Lest You Want Some...
Originally published in Synthesis Weekly: October 2010
It’s not easy to sell someone on the idea of normalcy. However, if that someone happens to be a child, the task becomes a little simpler. I’ve mentioned before, I’m a reader, and I always have been. After I’d run out of books in my room to read, I began branching out and raiding the numerous bookshelves around the house. My Mother has always had a penchant for vintage books, especially anything with embossed covers and charming illustrations. As a child, on one such mission around the house to outsource for reading material, I stumbled upon one called Homespun Stories. A demurely dressed girl on the cover held an unraveling ball of yarn, and the binding of the book was barely attached. With a copyright date of 1924, the binding of the book wasn’t the only outdated element. Within its pages I read a story that at the time seemed normal enough. A little dark maybe, but not too unusual. Titled The Silencer, it told the story of a little boy named Johnny whose Mother sends him out to the woods to play after irritating her to no end with his insescent talking. In the woods he happens upon an elderly man who lives in a tree, not unlike a Keebler elf. After luring him into his tree house, the man plies him with a flimsy story about wanting to pay little Johnny for his gift of gab. He hooks him up to a machine that will “assess and reward” his speaking abilities. After talking for a few minutes Johnny notices that his face has been taken hostage by a Hannibal Lector style mask, complete with screws holding his jaws shut. I remember reading this and not thinking anything of it. However, reading it again recently I was reasonably disturbed, and saw it for what it was: old man lures child into tree house and tricks him into a mask that would be right at home in the Saw movies. The moral of the story I suppose, was that if you must speak, make sure you don’t do so unnecessarily.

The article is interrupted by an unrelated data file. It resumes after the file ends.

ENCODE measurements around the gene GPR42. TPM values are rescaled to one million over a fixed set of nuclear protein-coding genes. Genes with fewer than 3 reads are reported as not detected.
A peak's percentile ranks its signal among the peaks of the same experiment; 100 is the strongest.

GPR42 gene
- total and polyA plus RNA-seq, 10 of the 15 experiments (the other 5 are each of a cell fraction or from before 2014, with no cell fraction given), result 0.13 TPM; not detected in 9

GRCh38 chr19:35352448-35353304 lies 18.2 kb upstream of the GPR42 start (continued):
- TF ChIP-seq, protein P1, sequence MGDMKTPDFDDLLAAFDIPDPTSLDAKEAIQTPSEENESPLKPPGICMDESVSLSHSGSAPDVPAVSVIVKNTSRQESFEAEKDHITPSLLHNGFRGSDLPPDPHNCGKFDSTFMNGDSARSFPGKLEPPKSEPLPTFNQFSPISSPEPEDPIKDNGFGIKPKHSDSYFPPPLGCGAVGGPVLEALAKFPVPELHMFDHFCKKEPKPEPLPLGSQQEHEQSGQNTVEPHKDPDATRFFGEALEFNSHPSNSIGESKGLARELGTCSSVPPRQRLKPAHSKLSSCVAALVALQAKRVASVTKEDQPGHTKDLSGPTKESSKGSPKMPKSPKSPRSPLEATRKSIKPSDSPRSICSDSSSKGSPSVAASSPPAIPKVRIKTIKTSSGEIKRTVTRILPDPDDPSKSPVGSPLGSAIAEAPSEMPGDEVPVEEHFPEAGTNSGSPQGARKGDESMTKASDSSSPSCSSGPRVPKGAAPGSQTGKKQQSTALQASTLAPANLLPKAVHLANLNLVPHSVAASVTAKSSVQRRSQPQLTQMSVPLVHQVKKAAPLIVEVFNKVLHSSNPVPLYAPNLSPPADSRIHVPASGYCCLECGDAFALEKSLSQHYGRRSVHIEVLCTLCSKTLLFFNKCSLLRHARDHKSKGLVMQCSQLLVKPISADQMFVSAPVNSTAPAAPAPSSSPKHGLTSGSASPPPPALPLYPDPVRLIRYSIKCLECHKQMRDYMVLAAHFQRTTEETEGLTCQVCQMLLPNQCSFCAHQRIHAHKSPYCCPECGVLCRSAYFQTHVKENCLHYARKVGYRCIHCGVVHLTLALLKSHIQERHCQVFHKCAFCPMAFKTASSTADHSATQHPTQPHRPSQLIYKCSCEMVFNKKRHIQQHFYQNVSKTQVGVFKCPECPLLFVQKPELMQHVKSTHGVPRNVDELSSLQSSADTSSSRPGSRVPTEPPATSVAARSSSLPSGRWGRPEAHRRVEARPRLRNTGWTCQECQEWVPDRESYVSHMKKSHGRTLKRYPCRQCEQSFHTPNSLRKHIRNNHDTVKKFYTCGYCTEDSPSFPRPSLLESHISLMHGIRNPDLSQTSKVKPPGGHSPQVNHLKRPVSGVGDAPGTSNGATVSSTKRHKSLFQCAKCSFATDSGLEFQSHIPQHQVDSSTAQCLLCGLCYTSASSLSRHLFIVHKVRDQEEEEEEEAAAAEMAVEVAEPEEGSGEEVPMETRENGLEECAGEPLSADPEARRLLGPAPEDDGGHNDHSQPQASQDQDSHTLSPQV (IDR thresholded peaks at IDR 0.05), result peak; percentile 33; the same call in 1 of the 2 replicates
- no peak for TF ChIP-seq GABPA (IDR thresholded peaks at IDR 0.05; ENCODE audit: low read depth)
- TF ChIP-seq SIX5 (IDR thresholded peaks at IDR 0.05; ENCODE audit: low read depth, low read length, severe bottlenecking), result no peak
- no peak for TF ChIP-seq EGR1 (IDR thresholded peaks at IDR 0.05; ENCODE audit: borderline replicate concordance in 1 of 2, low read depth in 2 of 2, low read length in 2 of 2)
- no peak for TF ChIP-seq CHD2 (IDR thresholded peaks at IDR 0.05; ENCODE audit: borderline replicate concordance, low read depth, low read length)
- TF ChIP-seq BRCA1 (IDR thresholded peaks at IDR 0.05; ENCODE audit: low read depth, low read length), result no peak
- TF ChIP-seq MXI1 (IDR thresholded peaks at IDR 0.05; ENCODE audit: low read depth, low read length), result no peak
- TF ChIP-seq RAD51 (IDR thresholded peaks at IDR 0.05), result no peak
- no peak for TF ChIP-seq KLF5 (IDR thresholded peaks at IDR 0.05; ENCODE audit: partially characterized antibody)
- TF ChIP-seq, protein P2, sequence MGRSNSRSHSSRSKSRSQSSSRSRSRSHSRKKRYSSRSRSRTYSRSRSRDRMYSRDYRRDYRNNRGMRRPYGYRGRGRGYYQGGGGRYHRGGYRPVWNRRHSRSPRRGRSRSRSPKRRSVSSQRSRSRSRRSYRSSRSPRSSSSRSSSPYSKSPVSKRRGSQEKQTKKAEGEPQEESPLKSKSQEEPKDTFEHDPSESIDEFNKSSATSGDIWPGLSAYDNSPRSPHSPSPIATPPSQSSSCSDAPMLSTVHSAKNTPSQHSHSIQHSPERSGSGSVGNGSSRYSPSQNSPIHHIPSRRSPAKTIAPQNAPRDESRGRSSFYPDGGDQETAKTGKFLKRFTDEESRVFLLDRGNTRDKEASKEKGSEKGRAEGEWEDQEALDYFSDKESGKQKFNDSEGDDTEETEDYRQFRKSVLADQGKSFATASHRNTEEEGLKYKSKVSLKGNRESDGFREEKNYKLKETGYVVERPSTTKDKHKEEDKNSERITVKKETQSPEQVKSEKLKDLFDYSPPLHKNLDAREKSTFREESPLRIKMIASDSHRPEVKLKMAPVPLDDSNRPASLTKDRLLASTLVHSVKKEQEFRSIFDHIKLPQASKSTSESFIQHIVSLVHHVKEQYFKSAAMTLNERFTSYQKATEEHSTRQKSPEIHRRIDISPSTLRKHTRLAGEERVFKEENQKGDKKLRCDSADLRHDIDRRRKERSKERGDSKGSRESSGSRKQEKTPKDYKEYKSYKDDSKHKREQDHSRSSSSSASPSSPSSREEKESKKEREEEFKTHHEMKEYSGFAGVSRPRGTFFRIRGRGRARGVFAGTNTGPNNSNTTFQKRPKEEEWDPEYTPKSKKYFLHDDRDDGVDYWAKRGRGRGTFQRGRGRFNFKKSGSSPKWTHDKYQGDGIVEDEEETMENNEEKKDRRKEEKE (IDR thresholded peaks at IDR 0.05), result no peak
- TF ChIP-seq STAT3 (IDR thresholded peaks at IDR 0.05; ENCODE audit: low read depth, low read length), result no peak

In the theme of frightening stories, which I suppose is extra fitting given that it’s October, this week we look at The Green Woman. Written by bestselling author Peter Straub, (Ghost Story, Koko, The Hellfire Club) and screenwriter/actor Michael Easton, The Green Woman is a thriller/horror story with plenty of gore and chase scenes. With two fantasy/horror novels under his belt, co-written with Stephen King, Straub was the perfect choice to execute this project. Those of you who frequent daytime soaps might recognize Easton from his role as John McBaine on One Life To Live. A graphic novel full of suspense and intrigue, The Green Woman focuses on a serial killer and the detective hunting him. The dark, heavy feeling this graphic novel imparts was on par with Preacher, but where that series plodded along in some parts, TGW keeps up its engaging pace. That’s all for this week, remember to keep those pointless words to yourself, lest you be abducted by the Keebler elf and jimmy rigged up to a face-torture mask.